In 1980, on this day in Detroit, Ronald Reagan made a late night dash from his hotel room to the Republican Convention Floor at the Joe Louis Arena to quosh speculation that George Bush might be nominated for vice president.Co-Presidency Part 3: Dutch Courage
"I know that I am breaking with precedent to come here tonight and I assure you at this late hour I'm not going to give you my acceptance address. But in watching the television at the hotel and seeing the rumors that were going around and the gossip that was talking place here. It is true that a number of Republican leaders . . . . feel that a proper ticket should include the former president of the United States, Gerald Ford, as second place on the ticket. . . . I then believed that because of all the talk and how something might be growing throughout the night that it was time for me to advance the schedule a little bit. . . . I have asked and I am recommending to this convention that tomorrow when the session reconvenes that Gerald Ford be nominated for vice president" announced Reagan.
"Reagan, the lowly Dixon, Illinois kid whose determination brought him success, seems to have a visceral distaste for Bush, the Eastern Establishment blueblood of a different ilk"Few members of the convention were surprised. Because as early as July 16, a joint edition of the Detroit News and Detroit Free Press had reported that "Ronald Reagan is being pushed by moderates and other Republicans interested in mending the party's left and right factions to select Bush [for Vice President]" now reporting that Reagan had already negotiated a power-sharing deal under which Gerald Ford would be his co-President. In fact a rift had developed between the two [Reagan and Bush] during the "long and bitter" campaign for the Republican nomination. "Reagan, the lowly Dixon, Illinois kid whose determination brought him success, seems to have a visceral distaste for Bush, the Eastern Establishment blueblood of a different ilk," reported the Detroit News.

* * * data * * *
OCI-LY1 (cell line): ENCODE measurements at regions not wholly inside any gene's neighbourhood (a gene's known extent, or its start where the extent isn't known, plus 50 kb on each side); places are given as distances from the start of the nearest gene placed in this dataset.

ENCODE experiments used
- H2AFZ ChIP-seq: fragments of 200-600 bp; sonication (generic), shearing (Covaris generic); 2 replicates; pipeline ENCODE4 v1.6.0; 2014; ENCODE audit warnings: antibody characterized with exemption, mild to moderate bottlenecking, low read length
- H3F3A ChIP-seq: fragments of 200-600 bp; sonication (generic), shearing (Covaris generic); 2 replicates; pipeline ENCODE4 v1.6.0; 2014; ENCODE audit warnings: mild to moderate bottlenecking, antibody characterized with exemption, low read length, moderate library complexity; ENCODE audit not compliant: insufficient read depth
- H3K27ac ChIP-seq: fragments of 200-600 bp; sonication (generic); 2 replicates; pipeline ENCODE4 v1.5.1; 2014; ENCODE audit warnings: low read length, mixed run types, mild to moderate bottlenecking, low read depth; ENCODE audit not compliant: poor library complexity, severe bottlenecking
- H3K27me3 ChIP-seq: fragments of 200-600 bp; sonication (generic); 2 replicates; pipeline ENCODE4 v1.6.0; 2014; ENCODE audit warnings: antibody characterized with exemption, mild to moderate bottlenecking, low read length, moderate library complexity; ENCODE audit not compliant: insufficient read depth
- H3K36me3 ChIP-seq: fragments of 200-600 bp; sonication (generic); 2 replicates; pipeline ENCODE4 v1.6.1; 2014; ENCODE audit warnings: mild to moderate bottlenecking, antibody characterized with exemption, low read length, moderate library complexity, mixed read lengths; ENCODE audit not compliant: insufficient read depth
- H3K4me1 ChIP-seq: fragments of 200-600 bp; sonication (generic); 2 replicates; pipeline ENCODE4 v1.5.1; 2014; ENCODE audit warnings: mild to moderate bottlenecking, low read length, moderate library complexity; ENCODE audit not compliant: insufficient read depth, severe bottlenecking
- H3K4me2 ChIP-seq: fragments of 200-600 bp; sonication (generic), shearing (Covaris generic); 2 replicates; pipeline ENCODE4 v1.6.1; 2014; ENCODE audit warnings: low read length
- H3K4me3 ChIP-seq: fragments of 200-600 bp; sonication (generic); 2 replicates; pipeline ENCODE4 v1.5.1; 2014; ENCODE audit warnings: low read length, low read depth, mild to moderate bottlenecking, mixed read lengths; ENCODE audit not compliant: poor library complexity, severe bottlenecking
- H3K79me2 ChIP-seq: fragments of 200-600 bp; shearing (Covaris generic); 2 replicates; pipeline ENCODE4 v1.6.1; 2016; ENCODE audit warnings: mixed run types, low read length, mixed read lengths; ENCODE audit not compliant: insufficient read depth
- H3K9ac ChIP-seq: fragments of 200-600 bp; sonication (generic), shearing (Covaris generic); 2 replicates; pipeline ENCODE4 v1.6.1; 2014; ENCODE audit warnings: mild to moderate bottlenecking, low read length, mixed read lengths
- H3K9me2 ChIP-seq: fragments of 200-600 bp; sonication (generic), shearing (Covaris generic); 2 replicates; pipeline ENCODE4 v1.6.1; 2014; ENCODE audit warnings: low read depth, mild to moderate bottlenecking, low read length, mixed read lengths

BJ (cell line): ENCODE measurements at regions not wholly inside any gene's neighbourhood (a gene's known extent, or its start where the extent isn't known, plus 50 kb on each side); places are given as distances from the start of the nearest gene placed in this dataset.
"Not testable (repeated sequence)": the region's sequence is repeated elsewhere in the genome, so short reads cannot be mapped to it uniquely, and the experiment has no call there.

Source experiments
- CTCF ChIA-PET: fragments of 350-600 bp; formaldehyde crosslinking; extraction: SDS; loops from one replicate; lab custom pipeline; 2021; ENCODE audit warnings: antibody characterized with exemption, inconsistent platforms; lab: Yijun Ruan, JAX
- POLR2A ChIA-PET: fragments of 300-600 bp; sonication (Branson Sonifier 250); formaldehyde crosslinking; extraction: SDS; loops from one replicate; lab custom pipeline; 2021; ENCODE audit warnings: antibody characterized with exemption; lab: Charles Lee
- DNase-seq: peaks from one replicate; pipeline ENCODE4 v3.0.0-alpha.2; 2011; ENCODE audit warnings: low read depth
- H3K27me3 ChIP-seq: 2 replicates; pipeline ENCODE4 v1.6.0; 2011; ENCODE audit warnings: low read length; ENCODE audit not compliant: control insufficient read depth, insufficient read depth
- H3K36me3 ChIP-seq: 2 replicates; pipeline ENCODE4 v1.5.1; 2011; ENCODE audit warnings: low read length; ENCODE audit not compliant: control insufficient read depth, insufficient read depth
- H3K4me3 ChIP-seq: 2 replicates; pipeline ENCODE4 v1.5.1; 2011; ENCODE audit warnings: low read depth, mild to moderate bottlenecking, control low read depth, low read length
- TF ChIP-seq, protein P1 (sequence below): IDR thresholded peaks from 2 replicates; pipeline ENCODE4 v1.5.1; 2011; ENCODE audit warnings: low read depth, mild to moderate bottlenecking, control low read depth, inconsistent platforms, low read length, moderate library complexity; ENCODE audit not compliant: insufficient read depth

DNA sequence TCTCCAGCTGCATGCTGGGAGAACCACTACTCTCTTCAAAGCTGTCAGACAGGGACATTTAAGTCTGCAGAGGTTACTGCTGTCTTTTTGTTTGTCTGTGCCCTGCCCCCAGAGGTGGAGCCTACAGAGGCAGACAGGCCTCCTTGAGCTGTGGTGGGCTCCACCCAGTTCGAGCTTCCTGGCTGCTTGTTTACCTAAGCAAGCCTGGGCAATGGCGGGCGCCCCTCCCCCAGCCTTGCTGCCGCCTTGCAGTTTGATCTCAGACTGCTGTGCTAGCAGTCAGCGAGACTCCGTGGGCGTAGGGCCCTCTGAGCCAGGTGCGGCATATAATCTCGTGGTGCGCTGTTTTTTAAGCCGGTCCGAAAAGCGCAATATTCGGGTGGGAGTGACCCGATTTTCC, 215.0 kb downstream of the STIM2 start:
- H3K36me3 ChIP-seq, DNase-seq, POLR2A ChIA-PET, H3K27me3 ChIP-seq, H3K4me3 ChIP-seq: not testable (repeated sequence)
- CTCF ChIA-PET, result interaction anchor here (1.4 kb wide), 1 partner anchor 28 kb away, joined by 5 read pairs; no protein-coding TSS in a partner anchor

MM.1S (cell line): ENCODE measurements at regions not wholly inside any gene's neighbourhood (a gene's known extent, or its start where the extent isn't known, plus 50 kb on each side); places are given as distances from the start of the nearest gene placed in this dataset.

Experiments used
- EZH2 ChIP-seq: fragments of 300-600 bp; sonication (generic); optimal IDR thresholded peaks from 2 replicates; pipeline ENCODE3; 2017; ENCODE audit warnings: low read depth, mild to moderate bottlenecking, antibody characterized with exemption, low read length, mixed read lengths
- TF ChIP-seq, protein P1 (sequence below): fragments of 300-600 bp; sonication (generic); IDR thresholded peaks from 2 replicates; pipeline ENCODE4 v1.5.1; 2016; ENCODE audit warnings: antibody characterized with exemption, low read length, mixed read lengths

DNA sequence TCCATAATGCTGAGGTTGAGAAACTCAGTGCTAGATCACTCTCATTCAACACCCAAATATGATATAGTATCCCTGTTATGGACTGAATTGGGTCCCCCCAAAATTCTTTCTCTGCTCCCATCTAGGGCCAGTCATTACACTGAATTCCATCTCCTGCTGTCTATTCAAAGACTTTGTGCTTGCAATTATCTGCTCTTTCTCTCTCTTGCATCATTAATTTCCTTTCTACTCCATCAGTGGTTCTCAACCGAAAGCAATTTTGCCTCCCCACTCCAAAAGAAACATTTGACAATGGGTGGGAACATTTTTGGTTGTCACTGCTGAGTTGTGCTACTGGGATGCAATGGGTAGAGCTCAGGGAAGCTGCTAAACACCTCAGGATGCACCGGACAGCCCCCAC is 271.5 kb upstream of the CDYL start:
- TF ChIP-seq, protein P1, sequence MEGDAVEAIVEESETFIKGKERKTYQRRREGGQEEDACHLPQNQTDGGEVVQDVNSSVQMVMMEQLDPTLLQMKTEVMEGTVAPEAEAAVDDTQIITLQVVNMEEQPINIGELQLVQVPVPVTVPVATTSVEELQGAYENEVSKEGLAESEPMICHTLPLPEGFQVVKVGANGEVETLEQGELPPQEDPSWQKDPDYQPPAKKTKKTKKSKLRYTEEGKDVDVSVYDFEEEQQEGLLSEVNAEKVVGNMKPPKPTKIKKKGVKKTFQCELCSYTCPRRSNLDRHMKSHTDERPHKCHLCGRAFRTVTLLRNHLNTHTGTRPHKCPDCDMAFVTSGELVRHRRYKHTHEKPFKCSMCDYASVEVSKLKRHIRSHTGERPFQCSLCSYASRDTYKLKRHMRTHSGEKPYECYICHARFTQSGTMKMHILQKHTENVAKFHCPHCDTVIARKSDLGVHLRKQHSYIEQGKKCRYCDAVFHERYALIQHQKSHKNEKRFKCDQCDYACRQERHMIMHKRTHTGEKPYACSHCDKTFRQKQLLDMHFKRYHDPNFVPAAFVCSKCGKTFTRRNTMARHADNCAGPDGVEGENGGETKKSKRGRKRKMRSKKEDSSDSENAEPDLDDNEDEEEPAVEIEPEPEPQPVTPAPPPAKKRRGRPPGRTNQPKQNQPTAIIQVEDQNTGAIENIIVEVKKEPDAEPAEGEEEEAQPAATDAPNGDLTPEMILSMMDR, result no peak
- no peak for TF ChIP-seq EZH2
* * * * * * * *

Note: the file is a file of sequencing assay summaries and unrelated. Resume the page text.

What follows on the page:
Contemporary accounts said Ford was represented by former secretary of state Henry A. Kissinger and others. But at a 2000 conference of former White House chiefs of staff, Dick Cheney disclosed that he had been deeply involved. He recalled an intense debate about how to shape expanded lines of authority in a job often ridiculed as largely ceremonial. Ford "made a number of requests in terms of his influence over the budget, personnel, foreign policy, et cetera," Cheney said. "I can remember sitting in a session with Bill Casey, who later became CIA director. Bill had a list of items that in fact the Reagan people were prepared to discuss. They went a long way to accommodate President Ford".
The former President was a controversial choice for the second place on the ticket, Ford's announcement of September 8, 1974 that Richard Nixon would be subjected to the full force of criminal law had received an overwhelmingly positive response from the American people. And yet the trial had dragged on throughout the two years of his Presidency, preventing Ford from ending America's long national nightmare. Instead the trial itself turned into a nightmare, with Nixon manipulatively choosing insanity as a defense plea. The chaos in the Republican Party had gifted the 1976 election to "The Georgia Giant", Jimmy Carter who had promised "I will never lie to you". And yet during the co-presidency, Ford's own integrity would be questioned as details of his involvement in the Warren Commission came to light, ironically through the reporting of Woodward and Bernstein.